And that’s what I do, that’s what I used to do. If you don’t conform to the system, to the political system. If you step outside the political system and you seek independence from from the political process from the social economic process, then you’re a troublemaker and the only place they want to put you in jail or put you in a grave.

Updates from Greece

1431 AM, Thessaloniki

Greetings from Thessaloniki, Greece. From Free Social Radio 1431AM. On 23rd of April anarchist Vangelis Stathopoulos was sentenced in 19 years in prison. Solely because he tried to help an injured comrade, Chatzivasileiadis. Late he was self injured during the theft attempt. There is no solid of evidence that *Stathopoulos participated in the theft. But even in that case, he could only be sentenced for a misdemeanor. But after phony evidence and anonymous calls, a counter terrorist service, he was tagged as a member of a terrorist group called a Revolutionary Struggle. Basically, Stathopoulos is in prison for his anarchist identity, which he clearly defended in front of the judges and for his attempts to get injured adversary and to have access to a doctor. Since then, many actions of solidarity have taken place throughout Greece, until the every cage is burned until everyone is free.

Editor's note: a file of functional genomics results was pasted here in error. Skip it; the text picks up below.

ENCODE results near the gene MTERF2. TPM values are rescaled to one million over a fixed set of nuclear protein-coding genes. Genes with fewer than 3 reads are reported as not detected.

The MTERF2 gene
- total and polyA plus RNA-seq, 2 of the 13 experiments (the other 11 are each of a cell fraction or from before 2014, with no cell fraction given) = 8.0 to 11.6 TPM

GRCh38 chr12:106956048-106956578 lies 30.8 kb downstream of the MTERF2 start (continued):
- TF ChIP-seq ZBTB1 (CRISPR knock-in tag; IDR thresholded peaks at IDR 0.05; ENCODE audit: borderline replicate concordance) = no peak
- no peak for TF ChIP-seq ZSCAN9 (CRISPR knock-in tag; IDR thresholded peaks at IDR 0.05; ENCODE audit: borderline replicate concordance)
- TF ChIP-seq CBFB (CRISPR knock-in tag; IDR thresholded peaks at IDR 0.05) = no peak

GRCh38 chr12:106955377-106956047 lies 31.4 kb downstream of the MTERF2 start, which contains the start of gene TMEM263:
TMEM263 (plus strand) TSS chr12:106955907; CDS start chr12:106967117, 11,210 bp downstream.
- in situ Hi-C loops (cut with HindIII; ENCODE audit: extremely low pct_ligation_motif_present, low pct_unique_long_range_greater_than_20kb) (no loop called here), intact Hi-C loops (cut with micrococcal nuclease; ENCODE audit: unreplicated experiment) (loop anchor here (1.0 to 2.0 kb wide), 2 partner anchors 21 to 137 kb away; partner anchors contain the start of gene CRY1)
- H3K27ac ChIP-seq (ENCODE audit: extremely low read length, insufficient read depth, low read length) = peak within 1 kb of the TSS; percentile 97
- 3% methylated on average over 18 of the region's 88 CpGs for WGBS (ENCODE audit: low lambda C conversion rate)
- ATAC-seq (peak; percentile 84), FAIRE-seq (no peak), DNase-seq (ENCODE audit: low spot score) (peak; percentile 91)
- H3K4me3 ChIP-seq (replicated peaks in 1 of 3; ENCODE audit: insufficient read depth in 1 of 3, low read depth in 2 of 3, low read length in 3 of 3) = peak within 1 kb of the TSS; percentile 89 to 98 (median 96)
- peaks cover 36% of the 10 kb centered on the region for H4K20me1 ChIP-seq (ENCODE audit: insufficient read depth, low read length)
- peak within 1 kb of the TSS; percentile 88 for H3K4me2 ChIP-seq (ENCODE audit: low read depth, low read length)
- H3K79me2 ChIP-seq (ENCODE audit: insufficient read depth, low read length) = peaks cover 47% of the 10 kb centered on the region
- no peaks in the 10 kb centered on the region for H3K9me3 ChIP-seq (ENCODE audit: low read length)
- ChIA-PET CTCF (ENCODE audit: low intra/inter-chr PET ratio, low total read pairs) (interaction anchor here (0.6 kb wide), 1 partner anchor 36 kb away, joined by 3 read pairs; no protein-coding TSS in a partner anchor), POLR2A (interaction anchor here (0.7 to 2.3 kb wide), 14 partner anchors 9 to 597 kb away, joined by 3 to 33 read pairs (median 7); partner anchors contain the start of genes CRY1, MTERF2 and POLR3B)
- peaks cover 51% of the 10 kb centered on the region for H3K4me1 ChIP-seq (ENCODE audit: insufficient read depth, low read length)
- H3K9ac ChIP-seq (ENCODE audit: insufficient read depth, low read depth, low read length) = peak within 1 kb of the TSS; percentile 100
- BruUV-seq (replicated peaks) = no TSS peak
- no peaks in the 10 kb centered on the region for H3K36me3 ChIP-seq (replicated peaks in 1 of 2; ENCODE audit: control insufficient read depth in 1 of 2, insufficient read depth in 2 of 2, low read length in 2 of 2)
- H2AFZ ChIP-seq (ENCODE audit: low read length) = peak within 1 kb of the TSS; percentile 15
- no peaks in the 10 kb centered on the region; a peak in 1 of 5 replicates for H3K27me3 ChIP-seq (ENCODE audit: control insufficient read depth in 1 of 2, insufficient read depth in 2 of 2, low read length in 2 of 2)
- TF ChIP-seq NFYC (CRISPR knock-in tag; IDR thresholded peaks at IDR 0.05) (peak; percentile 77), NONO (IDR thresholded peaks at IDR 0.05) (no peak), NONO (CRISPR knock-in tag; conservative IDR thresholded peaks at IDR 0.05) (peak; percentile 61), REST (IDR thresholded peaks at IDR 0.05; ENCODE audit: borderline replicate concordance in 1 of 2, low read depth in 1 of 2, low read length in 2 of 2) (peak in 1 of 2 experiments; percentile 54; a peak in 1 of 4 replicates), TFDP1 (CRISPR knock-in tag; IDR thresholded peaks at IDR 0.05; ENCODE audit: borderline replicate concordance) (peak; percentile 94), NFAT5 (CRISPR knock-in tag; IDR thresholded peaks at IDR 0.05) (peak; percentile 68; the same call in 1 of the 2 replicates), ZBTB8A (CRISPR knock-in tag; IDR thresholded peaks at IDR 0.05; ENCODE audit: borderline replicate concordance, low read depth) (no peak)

Child Custody